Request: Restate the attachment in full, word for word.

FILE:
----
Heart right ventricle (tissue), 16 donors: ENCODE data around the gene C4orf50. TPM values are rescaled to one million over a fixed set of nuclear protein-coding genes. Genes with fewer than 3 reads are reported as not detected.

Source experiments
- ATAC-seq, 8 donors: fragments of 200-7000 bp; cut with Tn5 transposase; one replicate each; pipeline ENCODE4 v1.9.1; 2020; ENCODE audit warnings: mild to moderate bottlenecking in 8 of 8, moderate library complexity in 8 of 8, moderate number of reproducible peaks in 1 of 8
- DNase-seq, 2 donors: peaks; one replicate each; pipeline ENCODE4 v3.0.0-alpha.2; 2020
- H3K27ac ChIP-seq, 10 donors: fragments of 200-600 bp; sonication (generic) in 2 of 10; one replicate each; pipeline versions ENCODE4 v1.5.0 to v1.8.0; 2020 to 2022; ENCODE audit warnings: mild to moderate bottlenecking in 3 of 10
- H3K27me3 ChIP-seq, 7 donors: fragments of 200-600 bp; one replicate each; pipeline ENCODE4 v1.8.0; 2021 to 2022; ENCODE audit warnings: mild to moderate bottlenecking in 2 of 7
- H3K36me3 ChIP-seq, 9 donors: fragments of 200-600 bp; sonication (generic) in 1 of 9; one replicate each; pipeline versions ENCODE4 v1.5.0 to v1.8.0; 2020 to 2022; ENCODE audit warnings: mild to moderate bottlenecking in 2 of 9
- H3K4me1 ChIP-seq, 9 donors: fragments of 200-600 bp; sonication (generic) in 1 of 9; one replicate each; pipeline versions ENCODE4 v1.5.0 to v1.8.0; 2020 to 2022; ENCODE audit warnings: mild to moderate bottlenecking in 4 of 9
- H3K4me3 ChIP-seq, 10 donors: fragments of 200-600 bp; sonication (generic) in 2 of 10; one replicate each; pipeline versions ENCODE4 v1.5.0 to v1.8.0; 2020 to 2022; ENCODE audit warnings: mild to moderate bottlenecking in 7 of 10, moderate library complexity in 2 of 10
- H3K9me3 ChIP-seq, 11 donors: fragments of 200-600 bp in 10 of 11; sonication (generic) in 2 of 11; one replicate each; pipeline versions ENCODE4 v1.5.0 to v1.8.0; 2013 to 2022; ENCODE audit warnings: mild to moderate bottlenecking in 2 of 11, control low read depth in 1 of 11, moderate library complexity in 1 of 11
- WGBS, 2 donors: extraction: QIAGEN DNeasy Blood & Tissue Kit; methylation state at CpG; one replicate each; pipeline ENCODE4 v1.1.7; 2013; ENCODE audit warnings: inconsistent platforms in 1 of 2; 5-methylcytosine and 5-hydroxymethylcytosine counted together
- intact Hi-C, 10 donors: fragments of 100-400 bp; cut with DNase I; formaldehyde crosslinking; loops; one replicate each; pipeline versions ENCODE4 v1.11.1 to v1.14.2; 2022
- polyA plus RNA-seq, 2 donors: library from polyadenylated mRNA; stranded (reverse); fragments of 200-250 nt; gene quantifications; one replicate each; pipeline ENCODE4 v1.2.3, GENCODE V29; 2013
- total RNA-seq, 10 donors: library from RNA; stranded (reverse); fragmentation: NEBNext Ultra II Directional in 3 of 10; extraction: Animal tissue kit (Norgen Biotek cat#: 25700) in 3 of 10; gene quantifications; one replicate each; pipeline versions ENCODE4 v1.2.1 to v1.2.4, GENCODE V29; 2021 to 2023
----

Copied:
Heart right ventricle (tissue), 16 donors: ENCODE data around the gene C4orf50. TPM values are rescaled to one million over a fixed set of nuclear protein-coding genes. Genes with fewer than 3 reads are reported as not detected.

Source experiments
- ATAC-seq, 8 donors: fragments of 200-7000 bp; cut with Tn5 transposase; one replicate each; pipeline ENCODE4 v1.9.1; 2020; ENCODE audit warnings: mild to moderate bottlenecking in 8 of 8, moderate library complexity in 8 of 8, moderate number of reproducible peaks in 1 of 8
- DNase-seq, 2 donors: peaks; one replicate each; pipeline ENCODE4 v3.0.0-alpha.2; 2020
- H3K27ac ChIP-seq, 10 donors: fragments of 200-600 bp; sonication (generic) in 2 of 10; one replicate each; pipeline versions ENCODE4 v1.5.0 to v1.8.0; 2020 to 2022; ENCODE audit warnings: mild to moderate bottlenecking in 3 of 10
- H3K27me3 ChIP-seq, 7 donors: fragments of 200-600 bp; one replicate each; pipeline ENCODE4 v1.8.0; 2021 to 2022; ENCODE audit warnings: mild to moderate bottlenecking in 2 of 7
- H3K36me3 ChIP-seq, 9 donors: fragments of 200-600 bp; sonication (generic) in 1 of 9; one replicate each; pipeline versions ENCODE4 v1.5.0 to v1.8.0; 2020 to 2022; ENCODE audit warnings: mild to moderate bottlenecking in 2 of 9
- H3K4me1 ChIP-seq, 9 donors: fragments of 200-600 bp; sonication (generic) in 1 of 9; one replicate each; pipeline versions ENCODE4 v1.5.0 to v1.8.0; 2020 to 2022; ENCODE audit warnings: mild to moderate bottlenecking in 4 of 9
- H3K4me3 ChIP-seq, 10 donors: fragments of 200-600 bp; sonication (generic) in 2 of 10; one replicate each; pipeline versions ENCODE4 v1.5.0 to v1.8.0; 2020 to 2022; ENCODE audit warnings: mild to moderate bottlenecking in 7 of 10, moderate library complexity in 2 of 10
- H3K9me3 ChIP-seq, 11 donors: fragments of 200-600 bp in 10 of 11; sonication (generic) in 2 of 11; one replicate each; pipeline versions ENCODE4 v1.5.0 to v1.8.0; 2013 to 2022; ENCODE audit warnings: mild to moderate bottlenecking in 2 of 11, control low read depth in 1 of 11, moderate library complexity in 1 of 11
- WGBS, 2 donors: extraction: QIAGEN DNeasy Blood & Tissue Kit; methylation state at CpG; one replicate each; pipeline ENCODE4 v1.1.7; 2013; ENCODE audit warnings: inconsistent platforms in 1 of 2; 5-methylcytosine and 5-hydroxymethylcytosine counted together
- intact Hi-C, 10 donors: fragments of 100-400 bp; cut with DNase I; formaldehyde crosslinking; loops; one replicate each; pipeline versions ENCODE4 v1.11.1 to v1.14.2; 2022
- polyA plus RNA-seq, 2 donors: library from polyadenylated mRNA; stranded (reverse); fragments of 200-250 nt; gene quantifications; one replicate each; pipeline ENCODE4 v1.2.3, GENCODE V29; 2013
- total RNA-seq, 10 donors: library from RNA; stranded (reverse); fragmentation: NEBNext Ultra II Directional in 3 of 10; extraction: Animal tissue kit (Norgen Biotek cat#: 25700) in 3 of 10; gene quantifications; one replicate each; pipeline versions ENCODE4 v1.2.1 to v1.2.4, GENCODE V29; 2021 to 2023